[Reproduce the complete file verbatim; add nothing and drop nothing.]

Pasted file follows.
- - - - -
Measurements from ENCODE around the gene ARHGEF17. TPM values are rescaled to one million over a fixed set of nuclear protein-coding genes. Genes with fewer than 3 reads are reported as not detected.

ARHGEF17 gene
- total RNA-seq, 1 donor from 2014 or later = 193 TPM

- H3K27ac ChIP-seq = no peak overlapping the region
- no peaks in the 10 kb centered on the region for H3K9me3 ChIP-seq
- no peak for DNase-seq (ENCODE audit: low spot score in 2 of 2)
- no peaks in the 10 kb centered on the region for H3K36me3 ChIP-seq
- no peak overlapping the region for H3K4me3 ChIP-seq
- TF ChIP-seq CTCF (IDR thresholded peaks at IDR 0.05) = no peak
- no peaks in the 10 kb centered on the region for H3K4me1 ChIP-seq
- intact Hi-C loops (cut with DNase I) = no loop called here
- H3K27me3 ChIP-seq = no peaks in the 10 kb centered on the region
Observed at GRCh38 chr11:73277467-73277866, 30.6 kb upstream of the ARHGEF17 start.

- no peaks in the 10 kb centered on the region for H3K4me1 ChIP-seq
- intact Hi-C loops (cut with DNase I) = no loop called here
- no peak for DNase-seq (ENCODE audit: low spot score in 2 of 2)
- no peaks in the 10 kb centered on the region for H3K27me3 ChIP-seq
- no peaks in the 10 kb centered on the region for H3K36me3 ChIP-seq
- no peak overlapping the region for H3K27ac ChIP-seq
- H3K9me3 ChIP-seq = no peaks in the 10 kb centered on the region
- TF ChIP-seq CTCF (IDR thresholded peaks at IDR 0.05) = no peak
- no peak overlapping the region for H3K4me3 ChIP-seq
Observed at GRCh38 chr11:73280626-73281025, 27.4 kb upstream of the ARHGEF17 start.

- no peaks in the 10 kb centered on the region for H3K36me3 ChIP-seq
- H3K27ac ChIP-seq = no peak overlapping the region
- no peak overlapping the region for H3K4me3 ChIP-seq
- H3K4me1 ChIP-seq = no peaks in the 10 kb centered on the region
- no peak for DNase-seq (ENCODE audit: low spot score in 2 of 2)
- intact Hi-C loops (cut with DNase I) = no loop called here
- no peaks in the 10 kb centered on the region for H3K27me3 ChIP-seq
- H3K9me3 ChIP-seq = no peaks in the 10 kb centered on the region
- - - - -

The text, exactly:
Measurements from ENCODE around the gene ARHGEF17. TPM values are rescaled to one million over a fixed set of nuclear protein-coding genes. Genes with fewer than 3 reads are reported as not detected.

ARHGEF17 gene
- total RNA-seq, 1 donor from 2014 or later = 193 TPM

- H3K27ac ChIP-seq = no peak overlapping the region
- no peaks in the 10 kb centered on the region for H3K9me3 ChIP-seq
- no peak for DNase-seq (ENCODE audit: low spot score in 2 of 2)
- no peaks in the 10 kb centered on the region for H3K36me3 ChIP-seq
- no peak overlapping the region for H3K4me3 ChIP-seq
- TF ChIP-seq CTCF (IDR thresholded peaks at IDR 0.05) = no peak
- no peaks in the 10 kb centered on the region for H3K4me1 ChIP-seq
- intact Hi-C loops (cut with DNase I) = no loop called here
- H3K27me3 ChIP-seq = no peaks in the 10 kb centered on the region
Observed at GRCh38 chr11:73277467-73277866, 30.6 kb upstream of the ARHGEF17 start.

- no peaks in the 10 kb centered on the region for H3K4me1 ChIP-seq
- intact Hi-C loops (cut with DNase I) = no loop called here
- no peak for DNase-seq (ENCODE audit: low spot score in 2 of 2)
- no peaks in the 10 kb centered on the region for H3K27me3 ChIP-seq
- no peaks in the 10 kb centered on the region for H3K36me3 ChIP-seq
- no peak overlapping the region for H3K27ac ChIP-seq
- H3K9me3 ChIP-seq = no peaks in the 10 kb centered on the region
- TF ChIP-seq CTCF (IDR thresholded peaks at IDR 0.05) = no peak
- no peak overlapping the region for H3K4me3 ChIP-seq
Observed at GRCh38 chr11:73280626-73281025, 27.4 kb upstream of the ARHGEF17 start.

- no peaks in the 10 kb centered on the region for H3K36me3 ChIP-seq
- H3K27ac ChIP-seq = no peak overlapping the region
- no peak overlapping the region for H3K4me3 ChIP-seq
- H3K4me1 ChIP-seq = no peaks in the 10 kb centered on the region
- no peak for DNase-seq (ENCODE audit: low spot score in 2 of 2)
- intact Hi-C loops (cut with DNase I) = no loop called here
- no peaks in the 10 kb centered on the region for H3K27me3 ChIP-seq
- H3K9me3 ChIP-seq = no peaks in the 10 kb centered on the region